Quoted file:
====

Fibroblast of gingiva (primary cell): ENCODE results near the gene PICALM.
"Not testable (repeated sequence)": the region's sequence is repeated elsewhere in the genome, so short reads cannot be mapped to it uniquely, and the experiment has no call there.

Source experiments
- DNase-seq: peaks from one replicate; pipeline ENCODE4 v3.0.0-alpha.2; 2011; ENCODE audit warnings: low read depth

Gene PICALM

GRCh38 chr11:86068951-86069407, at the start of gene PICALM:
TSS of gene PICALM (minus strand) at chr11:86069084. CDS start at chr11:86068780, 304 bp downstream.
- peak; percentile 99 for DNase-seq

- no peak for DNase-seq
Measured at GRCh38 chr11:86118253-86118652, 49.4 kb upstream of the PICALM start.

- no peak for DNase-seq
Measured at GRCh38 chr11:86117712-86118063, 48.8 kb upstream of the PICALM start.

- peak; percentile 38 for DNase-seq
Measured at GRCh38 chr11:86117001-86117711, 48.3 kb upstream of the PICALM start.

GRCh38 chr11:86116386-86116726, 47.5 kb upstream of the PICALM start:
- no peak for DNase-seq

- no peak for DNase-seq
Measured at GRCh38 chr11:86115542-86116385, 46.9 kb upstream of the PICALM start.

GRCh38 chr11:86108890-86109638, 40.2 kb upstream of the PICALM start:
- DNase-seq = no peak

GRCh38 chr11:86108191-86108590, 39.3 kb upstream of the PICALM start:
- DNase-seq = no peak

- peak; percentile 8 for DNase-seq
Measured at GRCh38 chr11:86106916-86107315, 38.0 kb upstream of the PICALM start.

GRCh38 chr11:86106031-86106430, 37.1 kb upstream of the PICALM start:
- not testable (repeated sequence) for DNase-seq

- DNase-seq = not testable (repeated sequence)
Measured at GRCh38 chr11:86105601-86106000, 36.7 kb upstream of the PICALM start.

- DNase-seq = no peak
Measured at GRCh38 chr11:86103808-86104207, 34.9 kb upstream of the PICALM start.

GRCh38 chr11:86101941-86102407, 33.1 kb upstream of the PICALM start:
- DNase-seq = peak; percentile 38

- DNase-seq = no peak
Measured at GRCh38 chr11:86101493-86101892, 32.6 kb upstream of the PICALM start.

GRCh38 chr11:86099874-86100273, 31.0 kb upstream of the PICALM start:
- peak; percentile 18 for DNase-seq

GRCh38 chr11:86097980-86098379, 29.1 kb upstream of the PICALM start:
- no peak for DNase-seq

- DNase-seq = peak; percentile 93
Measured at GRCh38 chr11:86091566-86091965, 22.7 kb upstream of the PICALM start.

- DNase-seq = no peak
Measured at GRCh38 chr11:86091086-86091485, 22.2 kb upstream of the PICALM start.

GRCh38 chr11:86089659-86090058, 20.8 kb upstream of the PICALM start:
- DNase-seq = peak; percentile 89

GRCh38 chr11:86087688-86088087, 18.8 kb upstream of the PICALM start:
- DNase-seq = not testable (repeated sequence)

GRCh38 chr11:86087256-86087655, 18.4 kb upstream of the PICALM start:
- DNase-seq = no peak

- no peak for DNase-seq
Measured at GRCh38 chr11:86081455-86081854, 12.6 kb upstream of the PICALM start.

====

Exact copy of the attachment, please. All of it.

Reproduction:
Fibroblast of gingiva (primary cell): ENCODE results near the gene PICALM.
"Not testable (repeated sequence)": the region's sequence is repeated elsewhere in the genome, so short reads cannot be mapped to it uniquely, and the experiment has no call there.

Source experiments
- DNase-seq: peaks from one replicate; pipeline ENCODE4 v3.0.0-alpha.2; 2011; ENCODE audit warnings: low read depth

Gene PICALM

GRCh38 chr11:86068951-86069407, at the start of gene PICALM:
TSS of gene PICALM (minus strand) at chr11:86069084. CDS start at chr11:86068780, 304 bp downstream.
- peak; percentile 99 for DNase-seq

- no peak for DNase-seq
Measured at GRCh38 chr11:86118253-86118652, 49.4 kb upstream of the PICALM start.

- no peak for DNase-seq
Measured at GRCh38 chr11:86117712-86118063, 48.8 kb upstream of the PICALM start.

- peak; percentile 38 for DNase-seq
Measured at GRCh38 chr11:86117001-86117711, 48.3 kb upstream of the PICALM start.

GRCh38 chr11:86116386-86116726, 47.5 kb upstream of the PICALM start:
- no peak for DNase-seq

- no peak for DNase-seq
Measured at GRCh38 chr11:86115542-86116385, 46.9 kb upstream of the PICALM start.

GRCh38 chr11:86108890-86109638, 40.2 kb upstream of the PICALM start:
- DNase-seq = no peak

GRCh38 chr11:86108191-86108590, 39.3 kb upstream of the PICALM start:
- DNase-seq = no peak

- peak; percentile 8 for DNase-seq
Measured at GRCh38 chr11:86106916-86107315, 38.0 kb upstream of the PICALM start.

GRCh38 chr11:86106031-86106430, 37.1 kb upstream of the PICALM start:
- not testable (repeated sequence) for DNase-seq

- DNase-seq = not testable (repeated sequence)
Measured at GRCh38 chr11:86105601-86106000, 36.7 kb upstream of the PICALM start.

- DNase-seq = no peak
Measured at GRCh38 chr11:86103808-86104207, 34.9 kb upstream of the PICALM start.

GRCh38 chr11:86101941-86102407, 33.1 kb upstream of the PICALM start:
- DNase-seq = peak; percentile 38

- DNase-seq = no peak
Measured at GRCh38 chr11:86101493-86101892, 32.6 kb upstream of the PICALM start.

GRCh38 chr11:86099874-86100273, 31.0 kb upstream of the PICALM start:
- peak; percentile 18 for DNase-seq

GRCh38 chr11:86097980-86098379, 29.1 kb upstream of the PICALM start:
- no peak for DNase-seq

- DNase-seq = peak; percentile 93
Measured at GRCh38 chr11:86091566-86091965, 22.7 kb upstream of the PICALM start.

- DNase-seq = no peak
Measured at GRCh38 chr11:86091086-86091485, 22.2 kb upstream of the PICALM start.

GRCh38 chr11:86089659-86090058, 20.8 kb upstream of the PICALM start:
- DNase-seq = peak; percentile 89

GRCh38 chr11:86087688-86088087, 18.8 kb upstream of the PICALM start:
- DNase-seq = not testable (repeated sequence)

GRCh38 chr11:86087256-86087655, 18.4 kb upstream of the PICALM start:
- DNase-seq = no peak

- no peak for DNase-seq
Measured at GRCh38 chr11:86081455-86081854, 12.6 kb upstream of the PICALM start.